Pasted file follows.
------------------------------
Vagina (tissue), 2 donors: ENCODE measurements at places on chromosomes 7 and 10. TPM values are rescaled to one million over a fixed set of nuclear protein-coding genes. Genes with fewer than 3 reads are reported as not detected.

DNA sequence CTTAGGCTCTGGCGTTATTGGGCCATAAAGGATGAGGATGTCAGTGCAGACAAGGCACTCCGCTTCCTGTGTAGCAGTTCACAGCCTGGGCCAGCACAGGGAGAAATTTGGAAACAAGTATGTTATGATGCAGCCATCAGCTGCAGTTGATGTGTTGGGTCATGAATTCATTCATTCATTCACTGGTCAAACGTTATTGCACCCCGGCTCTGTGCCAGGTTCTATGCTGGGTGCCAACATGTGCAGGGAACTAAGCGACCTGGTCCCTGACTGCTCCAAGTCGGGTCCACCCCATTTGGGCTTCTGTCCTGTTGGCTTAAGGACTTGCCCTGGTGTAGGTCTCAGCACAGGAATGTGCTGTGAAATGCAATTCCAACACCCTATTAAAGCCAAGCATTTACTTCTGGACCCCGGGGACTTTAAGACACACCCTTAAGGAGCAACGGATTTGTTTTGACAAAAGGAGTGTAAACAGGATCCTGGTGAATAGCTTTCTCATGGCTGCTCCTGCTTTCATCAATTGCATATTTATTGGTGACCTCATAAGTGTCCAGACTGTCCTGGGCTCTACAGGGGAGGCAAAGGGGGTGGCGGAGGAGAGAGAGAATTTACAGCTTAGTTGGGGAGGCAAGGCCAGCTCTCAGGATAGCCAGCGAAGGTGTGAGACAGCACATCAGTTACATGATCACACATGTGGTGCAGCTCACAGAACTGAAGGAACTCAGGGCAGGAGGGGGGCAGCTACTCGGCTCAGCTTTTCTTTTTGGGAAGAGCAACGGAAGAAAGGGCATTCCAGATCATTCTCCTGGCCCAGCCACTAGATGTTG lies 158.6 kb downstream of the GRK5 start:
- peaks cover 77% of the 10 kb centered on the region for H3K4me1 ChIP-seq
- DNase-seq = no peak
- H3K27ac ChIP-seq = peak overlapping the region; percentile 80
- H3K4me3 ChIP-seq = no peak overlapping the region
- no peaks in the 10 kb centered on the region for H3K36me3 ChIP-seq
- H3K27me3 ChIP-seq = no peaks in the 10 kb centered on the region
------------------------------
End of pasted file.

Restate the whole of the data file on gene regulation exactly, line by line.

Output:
Vagina (tissue), 2 donors: ENCODE measurements at places on chromosomes 7 and 10. TPM values are rescaled to one million over a fixed set of nuclear protein-coding genes. Genes with fewer than 3 reads are reported as not detected.

DNA sequence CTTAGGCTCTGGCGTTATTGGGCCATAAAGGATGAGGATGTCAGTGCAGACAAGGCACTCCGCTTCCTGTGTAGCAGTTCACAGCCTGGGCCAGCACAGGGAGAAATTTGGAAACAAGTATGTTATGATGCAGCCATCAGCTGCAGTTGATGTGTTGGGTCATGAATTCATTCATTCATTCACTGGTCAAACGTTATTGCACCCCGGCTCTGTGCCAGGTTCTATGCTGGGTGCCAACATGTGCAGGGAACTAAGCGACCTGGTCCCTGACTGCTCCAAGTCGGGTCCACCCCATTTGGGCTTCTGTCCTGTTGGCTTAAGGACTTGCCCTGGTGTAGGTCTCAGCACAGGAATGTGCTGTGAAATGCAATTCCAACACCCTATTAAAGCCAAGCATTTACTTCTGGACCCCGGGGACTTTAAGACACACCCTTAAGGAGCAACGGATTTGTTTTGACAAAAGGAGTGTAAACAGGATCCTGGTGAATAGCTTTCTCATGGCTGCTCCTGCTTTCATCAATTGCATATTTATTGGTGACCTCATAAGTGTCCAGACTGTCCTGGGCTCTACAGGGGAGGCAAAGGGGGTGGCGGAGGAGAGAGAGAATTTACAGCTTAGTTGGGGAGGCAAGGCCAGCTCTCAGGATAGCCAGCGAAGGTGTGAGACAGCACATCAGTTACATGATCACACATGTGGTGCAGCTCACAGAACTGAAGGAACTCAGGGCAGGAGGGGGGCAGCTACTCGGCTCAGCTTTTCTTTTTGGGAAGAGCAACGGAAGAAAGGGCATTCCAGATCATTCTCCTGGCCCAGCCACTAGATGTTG lies 158.6 kb downstream of the GRK5 start:
- peaks cover 77% of the 10 kb centered on the region for H3K4me1 ChIP-seq
- DNase-seq = no peak
- H3K27ac ChIP-seq = peak overlapping the region; percentile 80
- H3K4me3 ChIP-seq = no peak overlapping the region
- no peaks in the 10 kb centered on the region for H3K36me3 ChIP-seq
- H3K27me3 ChIP-seq = no peaks in the 10 kb centered on the region